Umina lagoon will be studied
Gosford Council's Environmental Health and Protection Section is planning a catchment audit of Umina Lagoon, according to council's acting director of environment and planning.
The director stated in a recent report that a final-year university student studying Environment Science would undertake the audit, with professional guidance provided by Environmental Health and Protection staff.
The director stated the audit will include historical data analysis, water quality sampling and analysis and site assessments to identify potential pollution sources.
It was reported that a report would be prepared and recommendations made "in respect of any issues identified".
"The catchment audit is planned to commence in May and be finalised by September," the report from April 26 stated.
"It is anticipated that all recommendations (if any) will be investigated and actions put in place prior to next year's Beachwatch program, which commences in October."
Cr Terri Latella had brought the water quality of the lagoon to council's attention on April 3.
"How can we improve the water quality at Umina Lagoon given the recent water sampling that has rated the water quality as 'poor'?" Cr Latella stated.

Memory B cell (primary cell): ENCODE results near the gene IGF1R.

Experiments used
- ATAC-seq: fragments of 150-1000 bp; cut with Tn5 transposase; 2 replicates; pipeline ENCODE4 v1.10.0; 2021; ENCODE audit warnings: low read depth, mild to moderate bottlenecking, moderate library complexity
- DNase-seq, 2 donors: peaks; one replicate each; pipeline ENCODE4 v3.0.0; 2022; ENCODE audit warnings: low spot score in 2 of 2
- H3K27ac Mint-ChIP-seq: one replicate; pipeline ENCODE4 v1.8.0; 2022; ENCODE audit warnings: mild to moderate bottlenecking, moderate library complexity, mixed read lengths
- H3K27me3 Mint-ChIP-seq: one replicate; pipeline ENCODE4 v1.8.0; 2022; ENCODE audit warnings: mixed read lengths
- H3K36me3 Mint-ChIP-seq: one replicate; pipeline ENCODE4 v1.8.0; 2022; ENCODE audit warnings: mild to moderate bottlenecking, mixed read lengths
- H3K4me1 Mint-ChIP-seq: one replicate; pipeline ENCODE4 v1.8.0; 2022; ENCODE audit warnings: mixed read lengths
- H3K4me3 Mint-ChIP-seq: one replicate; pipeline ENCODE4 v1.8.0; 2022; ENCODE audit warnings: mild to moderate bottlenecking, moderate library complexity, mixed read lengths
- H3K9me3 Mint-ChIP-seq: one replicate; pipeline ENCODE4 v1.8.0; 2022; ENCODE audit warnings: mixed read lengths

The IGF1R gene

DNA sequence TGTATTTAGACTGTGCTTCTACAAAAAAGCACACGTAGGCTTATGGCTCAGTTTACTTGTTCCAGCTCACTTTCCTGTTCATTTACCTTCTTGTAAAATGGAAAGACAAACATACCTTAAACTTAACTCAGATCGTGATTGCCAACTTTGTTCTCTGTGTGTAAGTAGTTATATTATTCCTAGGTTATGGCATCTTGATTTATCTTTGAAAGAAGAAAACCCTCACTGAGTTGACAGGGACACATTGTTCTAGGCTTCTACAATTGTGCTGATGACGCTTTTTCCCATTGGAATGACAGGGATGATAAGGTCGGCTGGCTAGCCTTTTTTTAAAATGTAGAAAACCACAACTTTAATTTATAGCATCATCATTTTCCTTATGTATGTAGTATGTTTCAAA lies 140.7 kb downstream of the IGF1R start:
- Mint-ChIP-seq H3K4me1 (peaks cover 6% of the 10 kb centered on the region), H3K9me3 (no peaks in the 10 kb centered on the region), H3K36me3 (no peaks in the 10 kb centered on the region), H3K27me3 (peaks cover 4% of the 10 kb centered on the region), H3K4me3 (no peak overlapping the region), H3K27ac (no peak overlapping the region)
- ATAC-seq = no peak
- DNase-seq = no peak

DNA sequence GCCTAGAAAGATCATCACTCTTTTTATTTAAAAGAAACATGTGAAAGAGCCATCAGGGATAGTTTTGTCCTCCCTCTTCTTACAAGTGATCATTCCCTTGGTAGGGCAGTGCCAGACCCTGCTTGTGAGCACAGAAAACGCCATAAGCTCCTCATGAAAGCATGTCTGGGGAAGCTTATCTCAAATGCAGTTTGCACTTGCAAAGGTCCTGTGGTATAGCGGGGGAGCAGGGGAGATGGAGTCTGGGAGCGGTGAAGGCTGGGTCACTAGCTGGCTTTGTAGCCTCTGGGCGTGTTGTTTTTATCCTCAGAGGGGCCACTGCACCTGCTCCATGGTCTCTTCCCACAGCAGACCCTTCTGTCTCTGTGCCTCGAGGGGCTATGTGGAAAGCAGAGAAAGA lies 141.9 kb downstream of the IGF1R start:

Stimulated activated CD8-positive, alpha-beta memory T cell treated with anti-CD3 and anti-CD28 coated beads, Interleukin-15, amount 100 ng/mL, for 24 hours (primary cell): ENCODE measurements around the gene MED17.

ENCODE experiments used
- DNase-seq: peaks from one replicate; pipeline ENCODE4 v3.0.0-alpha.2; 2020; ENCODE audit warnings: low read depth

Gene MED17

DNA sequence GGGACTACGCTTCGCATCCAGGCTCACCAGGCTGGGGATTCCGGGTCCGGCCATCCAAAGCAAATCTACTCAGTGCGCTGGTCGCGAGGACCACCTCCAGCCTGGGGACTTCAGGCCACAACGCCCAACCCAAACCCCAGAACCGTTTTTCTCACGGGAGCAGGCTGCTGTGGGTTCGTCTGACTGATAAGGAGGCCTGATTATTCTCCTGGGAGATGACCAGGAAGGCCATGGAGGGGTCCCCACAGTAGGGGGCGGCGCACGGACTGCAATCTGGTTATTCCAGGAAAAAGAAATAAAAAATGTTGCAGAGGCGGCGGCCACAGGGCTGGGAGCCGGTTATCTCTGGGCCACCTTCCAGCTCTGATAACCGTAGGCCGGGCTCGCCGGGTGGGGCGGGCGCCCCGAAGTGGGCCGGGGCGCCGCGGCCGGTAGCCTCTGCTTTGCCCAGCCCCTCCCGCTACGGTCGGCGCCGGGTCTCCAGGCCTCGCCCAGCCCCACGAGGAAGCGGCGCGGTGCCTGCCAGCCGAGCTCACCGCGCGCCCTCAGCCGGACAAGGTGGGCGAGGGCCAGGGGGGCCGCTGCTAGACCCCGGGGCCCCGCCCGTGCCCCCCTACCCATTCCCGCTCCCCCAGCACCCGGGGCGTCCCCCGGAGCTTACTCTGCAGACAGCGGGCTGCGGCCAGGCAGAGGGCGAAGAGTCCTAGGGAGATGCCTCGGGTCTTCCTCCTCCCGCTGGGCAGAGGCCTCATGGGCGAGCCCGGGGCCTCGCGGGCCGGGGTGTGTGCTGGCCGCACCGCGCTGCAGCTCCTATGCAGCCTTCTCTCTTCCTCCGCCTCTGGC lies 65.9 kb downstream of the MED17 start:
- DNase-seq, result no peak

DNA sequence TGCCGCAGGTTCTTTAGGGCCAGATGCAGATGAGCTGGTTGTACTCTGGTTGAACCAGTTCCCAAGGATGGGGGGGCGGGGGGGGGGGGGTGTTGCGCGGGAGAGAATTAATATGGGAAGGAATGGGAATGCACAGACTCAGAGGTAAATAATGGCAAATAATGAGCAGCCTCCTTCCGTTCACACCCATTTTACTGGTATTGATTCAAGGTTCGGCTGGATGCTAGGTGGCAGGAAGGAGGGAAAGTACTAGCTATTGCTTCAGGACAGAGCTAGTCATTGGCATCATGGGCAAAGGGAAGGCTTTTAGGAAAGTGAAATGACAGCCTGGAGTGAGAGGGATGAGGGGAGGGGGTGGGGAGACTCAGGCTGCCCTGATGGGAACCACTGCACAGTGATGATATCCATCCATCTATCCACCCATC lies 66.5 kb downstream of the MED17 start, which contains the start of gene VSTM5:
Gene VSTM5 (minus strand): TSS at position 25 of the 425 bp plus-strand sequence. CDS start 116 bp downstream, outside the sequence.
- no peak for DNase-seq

The acting director stated that the sampling site was a protected, shallow sandy area located near the opening of Ettalong Creek at the southern end of Umina Beach in Broken Bay.
The acting director claimed that the lagoon was "not particularly popular" with swimmers however had been known to be used by families when conditions at nearby Umina Beach were rough.
The lagoon, which is adjacent to a caravan park and recreation reserve popular with families, is intermittently open to the bay.
The report stated although much of the foreshore in the area was recreation reserve, the catchment contained urban development.
"Ettalong Creek drains into the lagoon and may carry pollution from urban runoff during rainfall," the report stated.
"Levels of faecal coliform have been present for most of the 2006-2007 Beachwatch sampling program.
"It is unclear at present if the principal cause of non-compliance is the natural processes from the recreation reserve or from urban runoff during rainfall.
"Signage has been erected throughout the 2006-2007 Beachwatch sampling program recommending 'no swimming' due to the results obtained."
Council agenda COR.59, 24 Jul 2007